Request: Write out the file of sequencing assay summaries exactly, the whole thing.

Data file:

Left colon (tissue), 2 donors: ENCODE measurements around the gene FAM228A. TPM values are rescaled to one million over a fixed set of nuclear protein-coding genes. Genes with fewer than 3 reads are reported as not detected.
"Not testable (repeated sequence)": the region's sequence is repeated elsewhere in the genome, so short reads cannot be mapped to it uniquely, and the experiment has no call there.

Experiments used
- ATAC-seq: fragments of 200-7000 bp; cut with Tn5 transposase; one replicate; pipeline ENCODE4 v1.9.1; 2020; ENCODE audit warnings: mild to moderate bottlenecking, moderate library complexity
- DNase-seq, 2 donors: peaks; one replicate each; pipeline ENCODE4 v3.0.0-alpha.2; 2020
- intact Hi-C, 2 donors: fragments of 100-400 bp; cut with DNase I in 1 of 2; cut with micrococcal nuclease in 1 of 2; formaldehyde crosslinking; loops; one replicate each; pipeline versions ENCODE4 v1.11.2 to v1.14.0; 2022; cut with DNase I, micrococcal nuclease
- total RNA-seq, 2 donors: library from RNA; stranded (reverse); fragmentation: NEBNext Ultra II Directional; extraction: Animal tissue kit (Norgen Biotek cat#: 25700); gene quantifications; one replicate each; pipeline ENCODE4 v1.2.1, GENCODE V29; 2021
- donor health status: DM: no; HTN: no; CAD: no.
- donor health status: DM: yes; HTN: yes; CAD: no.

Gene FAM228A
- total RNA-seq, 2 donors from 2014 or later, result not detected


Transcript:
Left colon (tissue), 2 donors: ENCODE measurements around the gene FAM228A. TPM values are rescaled to one million over a fixed set of nuclear protein-coding genes. Genes with fewer than 3 reads are reported as not detected.
"Not testable (repeated sequence)": the region's sequence is repeated elsewhere in the genome, so short reads cannot be mapped to it uniquely, and the experiment has no call there.

Experiments used
- ATAC-seq: fragments of 200-7000 bp; cut with Tn5 transposase; one replicate; pipeline ENCODE4 v1.9.1; 2020; ENCODE audit warnings: mild to moderate bottlenecking, moderate library complexity
- DNase-seq, 2 donors: peaks; one replicate each; pipeline ENCODE4 v3.0.0-alpha.2; 2020
- intact Hi-C, 2 donors: fragments of 100-400 bp; cut with DNase I in 1 of 2; cut with micrococcal nuclease in 1 of 2; formaldehyde crosslinking; loops; one replicate each; pipeline versions ENCODE4 v1.11.2 to v1.14.0; 2022; cut with DNase I, micrococcal nuclease
- total RNA-seq, 2 donors: library from RNA; stranded (reverse); fragmentation: NEBNext Ultra II Directional; extraction: Animal tissue kit (Norgen Biotek cat#: 25700); gene quantifications; one replicate each; pipeline ENCODE4 v1.2.1, GENCODE V29; 2021
- donor health status: DM: no; HTN: no; CAD: no.
- donor health status: DM: yes; HTN: yes; CAD: no.

Gene FAM228A
- total RNA-seq, 2 donors from 2014 or later, result not detected